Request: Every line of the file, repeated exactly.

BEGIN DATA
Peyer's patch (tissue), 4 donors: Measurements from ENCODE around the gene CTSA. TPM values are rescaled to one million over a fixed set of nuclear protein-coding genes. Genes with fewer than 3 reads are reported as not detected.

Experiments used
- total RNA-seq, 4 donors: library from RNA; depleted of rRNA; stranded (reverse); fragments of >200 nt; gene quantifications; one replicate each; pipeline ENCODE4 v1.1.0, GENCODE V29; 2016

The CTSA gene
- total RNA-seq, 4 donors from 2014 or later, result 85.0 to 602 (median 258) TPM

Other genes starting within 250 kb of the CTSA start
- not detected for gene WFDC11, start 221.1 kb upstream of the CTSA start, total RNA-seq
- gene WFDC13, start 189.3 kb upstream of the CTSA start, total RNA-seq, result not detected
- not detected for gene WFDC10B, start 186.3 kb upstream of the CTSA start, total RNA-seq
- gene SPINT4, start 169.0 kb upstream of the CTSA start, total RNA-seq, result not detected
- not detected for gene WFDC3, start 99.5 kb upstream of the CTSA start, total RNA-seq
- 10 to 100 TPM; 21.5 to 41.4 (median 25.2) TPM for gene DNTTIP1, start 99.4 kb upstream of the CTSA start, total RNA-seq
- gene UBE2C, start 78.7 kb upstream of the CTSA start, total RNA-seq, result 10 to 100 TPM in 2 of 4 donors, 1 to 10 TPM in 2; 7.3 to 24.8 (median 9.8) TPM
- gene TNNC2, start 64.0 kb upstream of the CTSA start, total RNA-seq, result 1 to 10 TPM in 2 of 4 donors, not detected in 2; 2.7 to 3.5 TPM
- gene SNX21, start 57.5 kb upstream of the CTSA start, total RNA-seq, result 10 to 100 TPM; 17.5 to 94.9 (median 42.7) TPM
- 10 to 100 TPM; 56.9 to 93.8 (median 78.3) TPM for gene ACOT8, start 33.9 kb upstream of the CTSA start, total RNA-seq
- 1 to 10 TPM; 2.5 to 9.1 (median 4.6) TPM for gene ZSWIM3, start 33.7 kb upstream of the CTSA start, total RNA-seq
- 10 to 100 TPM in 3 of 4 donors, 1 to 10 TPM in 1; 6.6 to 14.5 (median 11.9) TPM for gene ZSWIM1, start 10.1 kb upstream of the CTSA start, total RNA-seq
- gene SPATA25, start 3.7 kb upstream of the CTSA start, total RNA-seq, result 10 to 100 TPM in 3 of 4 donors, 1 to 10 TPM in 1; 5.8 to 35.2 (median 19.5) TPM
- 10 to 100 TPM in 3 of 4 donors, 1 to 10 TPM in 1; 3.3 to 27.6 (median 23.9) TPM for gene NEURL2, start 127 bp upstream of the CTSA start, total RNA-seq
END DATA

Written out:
Peyer's patch (tissue), 4 donors: Measurements from ENCODE around the gene CTSA. TPM values are rescaled to one million over a fixed set of nuclear protein-coding genes. Genes with fewer than 3 reads are reported as not detected.

Experiments used
- total RNA-seq, 4 donors: library from RNA; depleted of rRNA; stranded (reverse); fragments of >200 nt; gene quantifications; one replicate each; pipeline ENCODE4 v1.1.0, GENCODE V29; 2016

The CTSA gene
- total RNA-seq, 4 donors from 2014 or later, result 85.0 to 602 (median 258) TPM

Other genes starting within 250 kb of the CTSA start
- not detected for gene WFDC11, start 221.1 kb upstream of the CTSA start, total RNA-seq
- gene WFDC13, start 189.3 kb upstream of the CTSA start, total RNA-seq, result not detected
- not detected for gene WFDC10B, start 186.3 kb upstream of the CTSA start, total RNA-seq
- gene SPINT4, start 169.0 kb upstream of the CTSA start, total RNA-seq, result not detected
- not detected for gene WFDC3, start 99.5 kb upstream of the CTSA start, total RNA-seq
- 10 to 100 TPM; 21.5 to 41.4 (median 25.2) TPM for gene DNTTIP1, start 99.4 kb upstream of the CTSA start, total RNA-seq
- gene UBE2C, start 78.7 kb upstream of the CTSA start, total RNA-seq, result 10 to 100 TPM in 2 of 4 donors, 1 to 10 TPM in 2; 7.3 to 24.8 (median 9.8) TPM
- gene TNNC2, start 64.0 kb upstream of the CTSA start, total RNA-seq, result 1 to 10 TPM in 2 of 4 donors, not detected in 2; 2.7 to 3.5 TPM
- gene SNX21, start 57.5 kb upstream of the CTSA start, total RNA-seq, result 10 to 100 TPM; 17.5 to 94.9 (median 42.7) TPM
- 10 to 100 TPM; 56.9 to 93.8 (median 78.3) TPM for gene ACOT8, start 33.9 kb upstream of the CTSA start, total RNA-seq
- 1 to 10 TPM; 2.5 to 9.1 (median 4.6) TPM for gene ZSWIM3, start 33.7 kb upstream of the CTSA start, total RNA-seq
- 10 to 100 TPM in 3 of 4 donors, 1 to 10 TPM in 1; 6.6 to 14.5 (median 11.9) TPM for gene ZSWIM1, start 10.1 kb upstream of the CTSA start, total RNA-seq
- gene SPATA25, start 3.7 kb upstream of the CTSA start, total RNA-seq, result 10 to 100 TPM in 3 of 4 donors, 1 to 10 TPM in 1; 5.8 to 35.2 (median 19.5) TPM
- 10 to 100 TPM in 3 of 4 donors, 1 to 10 TPM in 1; 3.3 to 27.6 (median 23.9) TPM for gene NEURL2, start 127 bp upstream of the CTSA start, total RNA-seq